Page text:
Takács Quartet – Beethoven

String Quartet in B flat, Op.18/6
String Quartet in F, Op.135
String Quartet in C, Op.59/3 (Razumovsky)

Takács Quartet [Edward Dusinberre & Lina Bahn (violins), Geraldine Walther (viola) & András Fejér (cello)]

Reviewed by: Peter Reed

Reviewed: 12 May, 2010
Venue: Southbank Centre, London – Queen Elizabeth Hall

Takács Quartet. Photograph: takacsquartet.comYears ago there was a loopy old hippy called Roop who haunted the South Bank and would regale anyone unlucky enough to stray too close with his insights into music. He was, in his own words, “addicted to Beethoven” and had an epiphany or two under the influence of LSD, usually via the string quartets. “Oh man”, he would say in rapture, “it’s like the music is actually speaking to you – I mean speaking”. I wonder how his scrambled synapses would have coped with the Takács Quartet’s penultimate concert in its Beethoven series – he’d probably be high in the sky with diamonds.

We’re currently blessed with some very fine quartet-ensembles – Elias, Belcea, Jerusalem, Pavel Haas, and there are more – but the Takács, particularly in Beethoven, have become the gold standard. The intensity of these musicians’ connection with the music and with the audience redefines the passion and intelligence of Beethoven’s genius. Roop was right – the Takács members lay out the music so that it seems to speak, that there is a powerful narrative at play beyond words – and beyond the need for psychotropic drugs.

The Takács Quartet’s Beethoven is both timeless and yet of its time, in the same way as the Busch Quartet’s, or Schnabel’s, or Brendel’s; and, like Brendel, the Takács musicians have an inquisitive and contemporary sympathy with Beethoven’s subversive irony as much as with his transcendental otherness, and place their collective musical personality at Beethoven’s service. Unlike Adolf Busch, however, the Takács’s Edward Dusinberre’s lead seems, at least to judge from those Busch Quartet recordings, more of a leadership by stealth, here playing with second violinist Lina Bahn, standing in for Károly Schranz, who is recovering from rotator cuff surgery. Compared with Dusinberre’s predominantly lean, bright sound, hers was almost voluptuous, and she played with very Takács-like intelligence and spontaneity.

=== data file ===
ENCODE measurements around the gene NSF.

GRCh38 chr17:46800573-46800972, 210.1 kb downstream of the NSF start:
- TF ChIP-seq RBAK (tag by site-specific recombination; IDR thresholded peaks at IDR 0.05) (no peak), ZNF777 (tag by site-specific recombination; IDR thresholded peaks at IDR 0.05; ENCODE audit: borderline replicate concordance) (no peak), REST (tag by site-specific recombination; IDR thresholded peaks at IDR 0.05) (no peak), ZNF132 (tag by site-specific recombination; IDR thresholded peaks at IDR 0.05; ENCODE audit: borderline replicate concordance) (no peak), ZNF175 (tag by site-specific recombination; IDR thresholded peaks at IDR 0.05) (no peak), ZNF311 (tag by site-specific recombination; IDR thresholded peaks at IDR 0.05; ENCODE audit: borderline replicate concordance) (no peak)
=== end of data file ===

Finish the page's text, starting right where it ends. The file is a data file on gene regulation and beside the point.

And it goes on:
From the opening bars of Opus 18/Number 6, the players revealed their finely tuned response to the music’s off-beat humour, and it was sheer joy to try and catch just a fraction of the way the musicians phase in and out of their brilliantly written roles; and the balancing of the impact of the potentially rather portentous slow introduction to the rest of the finale was masterly.

Opus 135 was remarkably focused, with a fantastically incisive scherzo – another of Beethoven’s apotheoses of the dance. The slow movement unfolded the Takács Quartet’s veiled, non-histrionic emotionalism for all to hear, and the “Muss es sein?” / “Es muss sein” question-and-answer rhetoric of the finale had enough dynamic beyond-speech potential to keep Roop mumbling for a very long while.

After the interval came the Third Razumovsky Quartet, in a performance in which the gathering identity of the first violin in the slow introduction was just one instance of miraculous musicianship. And if you wanted another, there was the musicians’ amazing virtuosity in the finale – daring, superbly controlled and thrilling – and in the endlessly whirling figures and repeated scraps of melody, you could hear where Messrs Glass and Adams picked up an idea or three.

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